Culture, No.1  Jul. 28, 2010


“One of the first things that struck me when I began studying in Japan is how little the university students here study,” said Zhang Cheng,[1. The names of the Chinese students interviewed for this article have been changed.] answering my first question in fluent Japanese. Zhang (age 21) comes from a family of scholars; both parents are professors at an elite university. He lived the first four months of his life in Japan, where his parents were conducting research, and during high school he spent short periods in Japan, the United States, and Canada as an exchange student. In a country where travel abroad is still inaccessible to many, Zhang’s opportunities were exceptional. He was on the elite academic track, with almost all of his high school classmates going on to study at Peking University or Tsinghua University. He himself enrolled at PKU, and ... ... [Read more]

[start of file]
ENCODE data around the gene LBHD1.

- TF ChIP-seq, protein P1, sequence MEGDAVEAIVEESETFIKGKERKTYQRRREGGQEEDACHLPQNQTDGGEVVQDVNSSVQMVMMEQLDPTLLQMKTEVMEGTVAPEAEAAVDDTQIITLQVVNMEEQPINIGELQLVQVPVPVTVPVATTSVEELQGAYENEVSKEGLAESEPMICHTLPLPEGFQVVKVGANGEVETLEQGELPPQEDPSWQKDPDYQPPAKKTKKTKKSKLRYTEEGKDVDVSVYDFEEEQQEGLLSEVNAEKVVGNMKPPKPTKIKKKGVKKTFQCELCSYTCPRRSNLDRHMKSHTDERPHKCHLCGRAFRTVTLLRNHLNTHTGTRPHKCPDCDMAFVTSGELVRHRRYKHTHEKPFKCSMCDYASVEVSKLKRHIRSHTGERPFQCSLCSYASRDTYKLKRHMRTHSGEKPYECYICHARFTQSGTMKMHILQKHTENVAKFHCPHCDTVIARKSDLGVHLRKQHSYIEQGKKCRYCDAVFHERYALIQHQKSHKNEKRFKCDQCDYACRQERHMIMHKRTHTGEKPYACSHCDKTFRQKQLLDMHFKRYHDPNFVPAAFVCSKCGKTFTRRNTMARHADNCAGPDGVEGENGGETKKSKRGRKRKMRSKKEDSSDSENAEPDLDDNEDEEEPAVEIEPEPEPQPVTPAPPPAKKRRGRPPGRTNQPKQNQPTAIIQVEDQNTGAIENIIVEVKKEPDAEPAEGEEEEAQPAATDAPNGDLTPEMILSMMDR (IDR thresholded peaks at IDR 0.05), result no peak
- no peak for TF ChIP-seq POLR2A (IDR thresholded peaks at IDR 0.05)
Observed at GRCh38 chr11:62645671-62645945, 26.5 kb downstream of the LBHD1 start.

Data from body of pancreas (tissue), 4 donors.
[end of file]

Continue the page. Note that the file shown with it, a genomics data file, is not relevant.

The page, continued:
Culture, No.1  Jul. 27, 2010


Japanese culture has a much more prominent position in the world today than most people in Japan realize. The “Cool Japan” phenomenon has really started to take off around the globe. Personally, I think of the current interest in Japan as the third “Japan boom.” The first boom, which started back in the nineteenth century, focused on things like geisha, “Fujiyama,” and ukiyoe woodblock prints. In those days, people had a taste for the exotic, and the interest was driven chiefly by curiosity about the Other. The second boom came during the 1980s, when animated cartoon versions of Japanese manga like Candy Candy and Captain Tsubasa were shown around the world and Japan started to attract attention for the high quality and entertainment value of its popular culture. Even so, the image of Japan as somehow “exotic” remained strong through the late 1990s. The ... ... [Read more]